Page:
Hot money surges to $450.87M in June


    Net foreign portfolio investments in the Philippines surged to more than $450 million in June, boosted mainly by the issuance and sale of additional shares in Security Bank and inflows to government securities (GS).

    Data from the Bangko Sentral ng Pilipinas (BSP) on Thursday showed that hot money registered a $450.87 million net inflow in June.

    The June inflow was more than six times the $72.81 million net inflow registered in May,
    and reversed the $521.99 million net outflow recorded a year earlier.

    Total inflows thickened to $1.80 billion from $1.78 billion the previous month and from $1.69 billion in June 2015.

    Total outflows, meanwhile, fell to $1.35 billion from May’s $1.71 billion and dropped from the $2.21 billion posted a year earlier.

    The central bank said the net inflows in June were mainly due to “large inflows in shares of a commercial bank and sustained interest in peso GS.”

    Last month, Security Bank listed new shares issued to Japanese banking giant Bank of Tokyo-Mitsubishi UFJ Ltd. (BTMU), which the latter earlier bought for P36.9 billion.

    The Dy-led bank said that it listed 150.707 million in new common shares in the name of BTMU.

    The listing brought Security Bank’s total listed stock to more than 753.54 million common shares.

    H1 inflow down

    Cumulative figures for transactions during the first half of the year yielded a net inflow of $593.87 million, lower than the $737.58 million net inflow seen in the same period last year.

    Six-month inflows of $8.5 billion offset outflows of $7.91 billion, the BSP said.

    The BSP pointed out the positive inflow occurred despite “profit-taking, concerns about the slowdown of the Chinese economy, and the decline in global oil prices.”


    Most of the registered inflows, or 83.8 percent, went to Philippine Stock Exchange-listed firms. The funds were used to purchase shares in holding firms, property developers, banks, food/beverage/tobacco firms, and telecommunications companies.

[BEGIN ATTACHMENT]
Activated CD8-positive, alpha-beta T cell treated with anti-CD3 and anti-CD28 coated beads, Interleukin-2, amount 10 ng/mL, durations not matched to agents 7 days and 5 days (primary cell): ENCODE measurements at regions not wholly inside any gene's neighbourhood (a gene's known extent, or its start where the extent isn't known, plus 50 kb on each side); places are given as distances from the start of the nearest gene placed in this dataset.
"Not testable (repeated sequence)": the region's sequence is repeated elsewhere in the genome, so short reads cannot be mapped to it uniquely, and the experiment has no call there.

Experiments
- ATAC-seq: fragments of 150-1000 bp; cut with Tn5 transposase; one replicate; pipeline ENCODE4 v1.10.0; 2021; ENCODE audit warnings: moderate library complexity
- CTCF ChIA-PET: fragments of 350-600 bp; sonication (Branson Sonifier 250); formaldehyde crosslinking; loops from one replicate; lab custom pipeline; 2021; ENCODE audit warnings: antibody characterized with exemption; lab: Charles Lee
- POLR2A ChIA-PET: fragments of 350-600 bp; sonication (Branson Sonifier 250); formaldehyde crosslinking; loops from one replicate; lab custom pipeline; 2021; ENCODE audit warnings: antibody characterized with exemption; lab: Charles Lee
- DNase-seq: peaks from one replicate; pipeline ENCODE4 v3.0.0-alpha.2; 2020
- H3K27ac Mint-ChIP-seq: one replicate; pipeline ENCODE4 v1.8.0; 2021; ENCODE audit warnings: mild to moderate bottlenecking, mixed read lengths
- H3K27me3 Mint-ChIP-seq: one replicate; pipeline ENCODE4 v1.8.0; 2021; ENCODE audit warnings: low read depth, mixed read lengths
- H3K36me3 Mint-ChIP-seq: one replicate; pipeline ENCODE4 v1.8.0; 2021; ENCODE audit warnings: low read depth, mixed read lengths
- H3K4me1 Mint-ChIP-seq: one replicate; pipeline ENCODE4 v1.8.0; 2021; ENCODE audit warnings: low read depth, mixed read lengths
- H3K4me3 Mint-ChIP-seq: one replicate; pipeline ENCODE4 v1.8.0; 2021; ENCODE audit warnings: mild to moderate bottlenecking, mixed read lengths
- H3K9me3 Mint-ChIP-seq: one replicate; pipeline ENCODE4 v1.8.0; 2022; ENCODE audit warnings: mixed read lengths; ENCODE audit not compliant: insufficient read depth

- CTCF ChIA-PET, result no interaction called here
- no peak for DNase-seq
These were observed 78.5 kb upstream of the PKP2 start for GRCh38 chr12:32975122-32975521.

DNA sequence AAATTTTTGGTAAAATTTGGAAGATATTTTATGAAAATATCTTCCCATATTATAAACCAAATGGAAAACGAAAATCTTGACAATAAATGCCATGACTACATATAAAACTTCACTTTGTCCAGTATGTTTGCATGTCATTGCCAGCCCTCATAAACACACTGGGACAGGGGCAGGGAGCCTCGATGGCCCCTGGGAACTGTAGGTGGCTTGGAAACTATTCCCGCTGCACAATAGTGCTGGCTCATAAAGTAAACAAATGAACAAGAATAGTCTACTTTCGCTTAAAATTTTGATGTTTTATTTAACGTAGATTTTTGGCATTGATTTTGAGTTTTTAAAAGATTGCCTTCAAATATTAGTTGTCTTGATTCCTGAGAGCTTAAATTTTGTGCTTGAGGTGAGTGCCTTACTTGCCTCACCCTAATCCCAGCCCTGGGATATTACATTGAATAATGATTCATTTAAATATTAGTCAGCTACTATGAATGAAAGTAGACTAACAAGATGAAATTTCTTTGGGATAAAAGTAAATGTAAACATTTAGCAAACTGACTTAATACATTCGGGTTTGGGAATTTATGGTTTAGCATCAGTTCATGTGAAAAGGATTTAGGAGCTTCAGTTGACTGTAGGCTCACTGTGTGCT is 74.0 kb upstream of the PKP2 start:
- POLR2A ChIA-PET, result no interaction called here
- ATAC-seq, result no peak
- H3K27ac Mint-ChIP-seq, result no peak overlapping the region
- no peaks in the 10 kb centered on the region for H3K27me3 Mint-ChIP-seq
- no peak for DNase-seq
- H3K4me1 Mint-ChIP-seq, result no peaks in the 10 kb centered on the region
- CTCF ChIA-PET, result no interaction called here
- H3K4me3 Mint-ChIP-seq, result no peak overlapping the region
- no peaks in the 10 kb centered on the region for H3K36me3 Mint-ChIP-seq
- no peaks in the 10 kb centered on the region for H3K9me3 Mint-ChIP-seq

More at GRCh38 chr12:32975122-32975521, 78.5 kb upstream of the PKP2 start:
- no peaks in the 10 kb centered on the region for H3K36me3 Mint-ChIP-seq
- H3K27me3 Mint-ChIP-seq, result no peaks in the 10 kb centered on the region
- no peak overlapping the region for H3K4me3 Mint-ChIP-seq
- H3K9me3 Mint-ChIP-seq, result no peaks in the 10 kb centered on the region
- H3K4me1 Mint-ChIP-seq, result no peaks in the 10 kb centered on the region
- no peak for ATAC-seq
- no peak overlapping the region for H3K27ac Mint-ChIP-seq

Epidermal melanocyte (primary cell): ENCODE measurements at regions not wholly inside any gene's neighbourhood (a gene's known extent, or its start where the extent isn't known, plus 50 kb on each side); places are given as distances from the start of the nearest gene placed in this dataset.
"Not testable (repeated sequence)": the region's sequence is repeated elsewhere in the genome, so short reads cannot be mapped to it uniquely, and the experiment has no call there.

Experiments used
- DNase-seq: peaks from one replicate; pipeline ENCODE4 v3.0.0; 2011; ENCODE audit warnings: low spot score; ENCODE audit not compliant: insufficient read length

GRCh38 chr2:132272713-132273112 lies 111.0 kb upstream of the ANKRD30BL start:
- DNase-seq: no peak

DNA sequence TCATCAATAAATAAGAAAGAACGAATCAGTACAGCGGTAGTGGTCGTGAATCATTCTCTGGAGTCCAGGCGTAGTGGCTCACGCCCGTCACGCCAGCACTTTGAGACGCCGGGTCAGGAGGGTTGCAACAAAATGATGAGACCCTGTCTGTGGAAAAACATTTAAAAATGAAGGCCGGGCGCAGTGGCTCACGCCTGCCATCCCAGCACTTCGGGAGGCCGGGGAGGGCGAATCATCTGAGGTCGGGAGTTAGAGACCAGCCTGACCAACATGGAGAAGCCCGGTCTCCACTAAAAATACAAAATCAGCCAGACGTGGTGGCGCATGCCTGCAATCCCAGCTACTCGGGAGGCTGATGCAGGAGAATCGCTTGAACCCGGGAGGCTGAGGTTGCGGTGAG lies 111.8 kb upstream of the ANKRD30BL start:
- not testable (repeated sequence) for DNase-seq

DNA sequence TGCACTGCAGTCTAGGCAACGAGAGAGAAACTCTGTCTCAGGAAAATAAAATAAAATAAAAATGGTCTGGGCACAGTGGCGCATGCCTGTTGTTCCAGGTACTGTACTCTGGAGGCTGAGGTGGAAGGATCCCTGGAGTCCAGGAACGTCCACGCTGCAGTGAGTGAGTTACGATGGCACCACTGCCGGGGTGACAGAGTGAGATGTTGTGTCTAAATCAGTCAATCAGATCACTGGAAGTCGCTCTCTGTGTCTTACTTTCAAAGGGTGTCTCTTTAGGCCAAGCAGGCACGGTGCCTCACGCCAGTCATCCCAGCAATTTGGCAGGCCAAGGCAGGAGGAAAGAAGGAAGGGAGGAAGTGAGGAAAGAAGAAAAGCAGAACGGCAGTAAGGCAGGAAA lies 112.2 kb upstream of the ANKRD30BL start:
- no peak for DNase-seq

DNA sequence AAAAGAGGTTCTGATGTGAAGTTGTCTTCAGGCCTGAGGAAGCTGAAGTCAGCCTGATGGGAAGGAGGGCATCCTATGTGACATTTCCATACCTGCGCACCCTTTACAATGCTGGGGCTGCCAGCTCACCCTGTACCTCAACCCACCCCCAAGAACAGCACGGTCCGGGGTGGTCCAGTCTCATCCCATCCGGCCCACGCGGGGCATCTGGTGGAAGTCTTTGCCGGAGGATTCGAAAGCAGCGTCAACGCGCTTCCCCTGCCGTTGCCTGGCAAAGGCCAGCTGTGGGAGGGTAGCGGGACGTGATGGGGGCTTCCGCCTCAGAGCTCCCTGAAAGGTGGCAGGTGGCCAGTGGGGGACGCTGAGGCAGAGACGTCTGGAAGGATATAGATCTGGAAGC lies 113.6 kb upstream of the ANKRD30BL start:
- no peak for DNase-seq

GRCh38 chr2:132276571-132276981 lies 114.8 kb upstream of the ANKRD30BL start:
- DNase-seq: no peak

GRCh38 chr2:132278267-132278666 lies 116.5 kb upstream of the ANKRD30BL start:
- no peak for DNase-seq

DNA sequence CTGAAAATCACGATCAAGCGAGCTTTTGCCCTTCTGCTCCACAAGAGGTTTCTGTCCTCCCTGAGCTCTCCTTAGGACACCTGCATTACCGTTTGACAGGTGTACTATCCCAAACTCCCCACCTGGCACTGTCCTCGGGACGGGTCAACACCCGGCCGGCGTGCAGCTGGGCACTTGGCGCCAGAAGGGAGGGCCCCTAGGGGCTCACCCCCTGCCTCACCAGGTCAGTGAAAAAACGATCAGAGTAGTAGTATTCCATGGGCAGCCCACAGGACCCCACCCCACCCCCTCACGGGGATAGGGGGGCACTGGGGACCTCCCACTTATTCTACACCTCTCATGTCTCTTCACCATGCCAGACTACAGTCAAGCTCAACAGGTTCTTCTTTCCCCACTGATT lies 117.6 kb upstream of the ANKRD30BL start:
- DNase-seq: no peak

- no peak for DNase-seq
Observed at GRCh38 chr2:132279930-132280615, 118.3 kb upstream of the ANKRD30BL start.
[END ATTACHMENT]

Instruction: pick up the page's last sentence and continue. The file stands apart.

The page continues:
Another 15.7 percent went to peso government securities (GS). The balanced went to other peso debt instruments (OPDIs) and peso time deposits (TDs).

    Transactions in all instruments yielded net inflows: PSE-listed securities ($260 million), peso GS ($181 million), OPDIs ($9 million), and TDs (less than $1 million).

    The United Kingdom, the United States, Singapore, Hong Kong, and Luxembourg were the top five investor-countries for the month, with a combined share of 80.8 percent.

    The US was the main destination of outflows, accounting for 84.2 percent of the total remittances.

    Also called hot money because of the ease by which the funds enter and leave the country, foreign portfolio investments are invested in Philippine financial assets and do not necessarily create jobs, unlike foreign direct investments that are put into assets such as factories and equipment.

    Hot money yielded a net outflow of $599.70 million last year, exceeding the central bank’s forecast of $200 million.

    A larger net outflow of $1.3 billion is expected for 2016 given uncertainties surrounding China, other emerging markets, as well as the next moves of the US Federal Reserve.


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